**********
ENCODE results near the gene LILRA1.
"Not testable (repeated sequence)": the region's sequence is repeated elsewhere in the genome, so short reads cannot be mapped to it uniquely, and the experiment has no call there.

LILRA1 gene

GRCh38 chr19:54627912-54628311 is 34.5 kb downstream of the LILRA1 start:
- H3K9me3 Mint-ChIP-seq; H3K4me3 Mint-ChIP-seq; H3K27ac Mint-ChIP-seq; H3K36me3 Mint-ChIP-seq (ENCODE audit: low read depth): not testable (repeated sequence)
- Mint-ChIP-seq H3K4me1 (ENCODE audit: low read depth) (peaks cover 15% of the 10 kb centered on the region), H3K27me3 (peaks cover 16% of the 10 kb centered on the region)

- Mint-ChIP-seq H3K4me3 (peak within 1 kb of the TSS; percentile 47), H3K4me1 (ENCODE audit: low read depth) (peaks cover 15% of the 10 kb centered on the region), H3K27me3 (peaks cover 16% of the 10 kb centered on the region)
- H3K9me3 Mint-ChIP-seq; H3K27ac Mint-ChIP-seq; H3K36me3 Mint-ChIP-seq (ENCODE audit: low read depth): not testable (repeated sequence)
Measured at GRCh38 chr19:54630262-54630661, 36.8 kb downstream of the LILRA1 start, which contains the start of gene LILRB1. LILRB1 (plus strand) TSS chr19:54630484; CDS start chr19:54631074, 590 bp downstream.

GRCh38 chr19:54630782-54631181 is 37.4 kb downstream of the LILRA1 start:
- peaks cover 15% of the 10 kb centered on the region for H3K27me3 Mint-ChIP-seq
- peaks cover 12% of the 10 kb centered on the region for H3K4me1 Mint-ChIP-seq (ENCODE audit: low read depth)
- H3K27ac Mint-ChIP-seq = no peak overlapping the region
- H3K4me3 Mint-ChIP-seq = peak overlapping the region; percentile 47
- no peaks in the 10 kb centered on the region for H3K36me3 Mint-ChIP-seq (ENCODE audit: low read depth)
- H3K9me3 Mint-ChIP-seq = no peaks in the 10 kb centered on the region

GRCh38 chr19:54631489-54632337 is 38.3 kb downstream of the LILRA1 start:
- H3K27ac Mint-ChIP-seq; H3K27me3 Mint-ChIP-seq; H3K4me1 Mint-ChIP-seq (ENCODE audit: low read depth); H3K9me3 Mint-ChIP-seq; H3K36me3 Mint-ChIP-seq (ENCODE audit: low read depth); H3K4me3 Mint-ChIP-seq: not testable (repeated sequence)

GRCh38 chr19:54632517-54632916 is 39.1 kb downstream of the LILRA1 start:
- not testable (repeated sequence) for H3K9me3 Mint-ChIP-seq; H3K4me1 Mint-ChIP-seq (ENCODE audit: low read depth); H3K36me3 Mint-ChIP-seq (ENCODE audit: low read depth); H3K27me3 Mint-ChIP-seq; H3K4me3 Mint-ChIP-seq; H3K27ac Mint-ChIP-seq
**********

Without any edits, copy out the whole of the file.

ENCODE results near the gene LILRA1.
"Not testable (repeated sequence)": the region's sequence is repeated elsewhere in the genome, so short reads cannot be mapped to it uniquely, and the experiment has no call there.

LILRA1 gene

GRCh38 chr19:54627912-54628311 is 34.5 kb downstream of the LILRA1 start:
- H3K9me3 Mint-ChIP-seq; H3K4me3 Mint-ChIP-seq; H3K27ac Mint-ChIP-seq; H3K36me3 Mint-ChIP-seq (ENCODE audit: low read depth): not testable (repeated sequence)
- Mint-ChIP-seq H3K4me1 (ENCODE audit: low read depth) (peaks cover 15% of the 10 kb centered on the region), H3K27me3 (peaks cover 16% of the 10 kb centered on the region)

- Mint-ChIP-seq H3K4me3 (peak within 1 kb of the TSS; percentile 47), H3K4me1 (ENCODE audit: low read depth) (peaks cover 15% of the 10 kb centered on the region), H3K27me3 (peaks cover 16% of the 10 kb centered on the region)
- H3K9me3 Mint-ChIP-seq; H3K27ac Mint-ChIP-seq; H3K36me3 Mint-ChIP-seq (ENCODE audit: low read depth): not testable (repeated sequence)
Measured at GRCh38 chr19:54630262-54630661, 36.8 kb downstream of the LILRA1 start, which contains the start of gene LILRB1. LILRB1 (plus strand) TSS chr19:54630484; CDS start chr19:54631074, 590 bp downstream.

GRCh38 chr19:54630782-54631181 is 37.4 kb downstream of the LILRA1 start:
- peaks cover 15% of the 10 kb centered on the region for H3K27me3 Mint-ChIP-seq
- peaks cover 12% of the 10 kb centered on the region for H3K4me1 Mint-ChIP-seq (ENCODE audit: low read depth)
- H3K27ac Mint-ChIP-seq = no peak overlapping the region
- H3K4me3 Mint-ChIP-seq = peak overlapping the region; percentile 47
- no peaks in the 10 kb centered on the region for H3K36me3 Mint-ChIP-seq (ENCODE audit: low read depth)
- H3K9me3 Mint-ChIP-seq = no peaks in the 10 kb centered on the region

GRCh38 chr19:54631489-54632337 is 38.3 kb downstream of the LILRA1 start:
- H3K27ac Mint-ChIP-seq; H3K27me3 Mint-ChIP-seq; H3K4me1 Mint-ChIP-seq (ENCODE audit: low read depth); H3K9me3 Mint-ChIP-seq; H3K36me3 Mint-ChIP-seq (ENCODE audit: low read depth); H3K4me3 Mint-ChIP-seq: not testable (repeated sequence)

GRCh38 chr19:54632517-54632916 is 39.1 kb downstream of the LILRA1 start:
- not testable (repeated sequence) for H3K9me3 Mint-ChIP-seq; H3K4me1 Mint-ChIP-seq (ENCODE audit: low read depth); H3K36me3 Mint-ChIP-seq (ENCODE audit: low read depth); H3K27me3 Mint-ChIP-seq; H3K4me3 Mint-ChIP-seq; H3K27ac Mint-ChIP-seq